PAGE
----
Mapping the financial sector in Africa
Mapping the financial sector in Africa
Can we track access to finance, such as savings, credit, money transfers or microinsurance, with maps that are as detailed and up-to-date as the maps we use in our day-to-day lives? More to the point, why would anyone want to do that?
At Microfinance Information Exchange (MIX) we are trying to answer these questions and have recently released maps of the financial sector in Kenya, Rwanda and South Africa as part of this investigation. These maps provide location information for thousands of points of service, combined with data on poverty, population and the demand for financial services. More on the ‘how’ these maps are built in a moment, but let’s cover the ‘why’ first.
Access to finance is a central area of focus for development practitioners. The World Bank has made a huge contribution to the knowledge base with the release of the Global Findex earlier in the year. But practitioners and policy-makers often need to know more about the dynamics of financial services providers within markets to identify gaps between supply and demand.
Maps are one way to do this by visualizing key data on access to finance. Policy-makers already track progress on financial inclusion by looking at the spatial distribution of services. Geospatial information can be used by commercial actors, policy-makers, regulators and donors. Research by the World Bank has shown that credit and savings use is connected with branch infrastructure and that new branches may spur entrepreneurial activity and job creation. Tracking local trends can also help to identify hotspots for risks and market concentration.
Using this as a motivation, we have been working to find and visualize geospatial data on financial inclusion in several countries. A few key principles have guided this work.
The first is to take public data seriously. In the long-run, we want more public data resources on access to finance. We believe that one way to improve public data is to actually use the existing public data, even if this ties our hands a bit.
To that end, we made a concerted effort to track down public data for each country. In South Africa, the National Credit Regulator has a comprehensive public database on all credit providers. In Rwanda, the Bank of Rwanda releases occasional updates on licensed MFIs and savings and credit cooperatives. We also referenced the branch listings posted for customers, on the assumption that these are likely to be a precise, complete and up-to-date source of locations.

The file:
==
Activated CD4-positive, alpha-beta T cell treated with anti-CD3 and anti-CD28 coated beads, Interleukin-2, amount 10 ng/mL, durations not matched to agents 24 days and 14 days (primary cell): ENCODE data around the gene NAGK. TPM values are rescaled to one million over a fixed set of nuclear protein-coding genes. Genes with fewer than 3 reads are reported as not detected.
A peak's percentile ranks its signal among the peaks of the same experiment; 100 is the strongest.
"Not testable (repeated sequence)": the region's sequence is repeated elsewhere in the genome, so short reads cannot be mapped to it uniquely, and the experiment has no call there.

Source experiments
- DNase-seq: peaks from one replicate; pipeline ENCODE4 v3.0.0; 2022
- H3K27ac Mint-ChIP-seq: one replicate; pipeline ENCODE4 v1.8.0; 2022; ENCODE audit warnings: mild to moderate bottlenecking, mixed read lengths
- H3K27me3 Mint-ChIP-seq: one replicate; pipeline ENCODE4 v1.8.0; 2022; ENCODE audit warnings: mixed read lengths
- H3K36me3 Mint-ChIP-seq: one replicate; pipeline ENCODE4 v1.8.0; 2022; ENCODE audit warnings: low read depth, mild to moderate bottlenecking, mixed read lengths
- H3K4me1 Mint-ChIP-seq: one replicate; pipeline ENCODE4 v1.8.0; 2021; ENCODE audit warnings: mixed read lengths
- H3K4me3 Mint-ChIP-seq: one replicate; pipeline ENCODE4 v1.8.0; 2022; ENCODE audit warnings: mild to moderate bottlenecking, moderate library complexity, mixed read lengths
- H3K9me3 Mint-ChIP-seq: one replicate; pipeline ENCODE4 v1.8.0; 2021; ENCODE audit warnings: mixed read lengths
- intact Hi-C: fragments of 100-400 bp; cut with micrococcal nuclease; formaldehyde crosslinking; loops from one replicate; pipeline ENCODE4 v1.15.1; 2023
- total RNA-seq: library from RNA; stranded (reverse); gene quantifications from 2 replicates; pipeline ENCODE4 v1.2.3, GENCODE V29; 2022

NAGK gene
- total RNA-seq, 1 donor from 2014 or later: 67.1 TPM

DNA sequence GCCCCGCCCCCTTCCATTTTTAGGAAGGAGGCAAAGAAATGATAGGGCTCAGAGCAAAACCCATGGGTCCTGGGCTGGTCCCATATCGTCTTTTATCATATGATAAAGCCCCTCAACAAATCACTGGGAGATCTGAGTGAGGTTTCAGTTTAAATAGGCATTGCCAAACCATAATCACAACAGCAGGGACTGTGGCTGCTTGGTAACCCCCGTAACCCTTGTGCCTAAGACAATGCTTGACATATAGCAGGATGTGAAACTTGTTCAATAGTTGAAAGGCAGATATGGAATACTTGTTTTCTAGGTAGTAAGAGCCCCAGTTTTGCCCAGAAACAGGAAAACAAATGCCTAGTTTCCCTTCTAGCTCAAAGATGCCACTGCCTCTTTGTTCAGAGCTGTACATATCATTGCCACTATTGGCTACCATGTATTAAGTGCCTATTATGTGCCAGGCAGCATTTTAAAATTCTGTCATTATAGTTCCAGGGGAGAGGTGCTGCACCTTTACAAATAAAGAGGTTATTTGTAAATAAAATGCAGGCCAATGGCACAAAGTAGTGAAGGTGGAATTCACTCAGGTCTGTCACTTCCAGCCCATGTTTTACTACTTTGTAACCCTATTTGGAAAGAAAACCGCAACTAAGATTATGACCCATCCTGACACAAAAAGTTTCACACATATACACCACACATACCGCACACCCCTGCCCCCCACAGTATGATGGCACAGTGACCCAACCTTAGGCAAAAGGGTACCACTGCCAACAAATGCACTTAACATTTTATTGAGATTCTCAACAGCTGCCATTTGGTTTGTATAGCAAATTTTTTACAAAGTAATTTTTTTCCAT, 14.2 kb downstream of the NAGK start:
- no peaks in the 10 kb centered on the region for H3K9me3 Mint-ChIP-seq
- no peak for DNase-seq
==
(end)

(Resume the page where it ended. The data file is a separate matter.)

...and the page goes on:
This brings us to the second point: use technology to increase efficiency. Unfortunately, these resources are not always as accessible or easy-to-use as one might like. We had to extract data from regulatory databases and branch listings using web scrapers, all of which are publicly available. We relied on local experts to help clean and code location data. Our work with Development Seed has helped to make better tools available for developing maps quickly and easily, investments that should make it easier to replicate this work in the future.
Public data and technology have their limits, however. To go the last mile, we worked with data providers to make their hidden data public. For instance, while the Open Data Kenya platform has a vast range of data on the country, there is no data on financial services (yet). For our map of Kenya, we then worked with FSD Kenya and the Central Bank of Kenya to open access to data on bank branches. Data on branches and agents for the Kenya Post Office Savings Bank (KPOSB) came from KPOSB, geolocated by Reason & Skyll with support from World Savings Banks Institute (WSBI). Data on over 4,000 savings and credit cooperatives (SACCOs) were shared by the Kenya staff of the World Council of Credit Unions (WOCCU). Data on the location of M-Pesa mobile banking agents were pulled via web scraping. Listings for non-deposit-taking microfinance institutions come from the database of AMFI Kenya.
This is the first time most of this data has been publicly available. Brought together, they give us an unprecedented view on the financial landscape in Kenya. No one had objections to making this data public, it just took a nudge and a platform through which to open access to the data.
Hopefully this is the tip of the iceberg - the first steps to making higher quality data more readily accessible around the world. Regulators, associations, credit bureaus and researchers have worked on sector mapping in Bolivia, Ethiopia, India, Mexico, Morocco, Pakistan, Senegal, Sierra Leone, Thailand, Uganda, Uruguay and likely more. The more of this data is in the public eye, the more we can learn about the landscape of services available for the poor.
Scott Gaul is the Director of Analysis at MIX, which provides performance information on microfinance institutions (MFIs), funders, networks and service providers dedicated to serving the financial sector needs for low-income clients.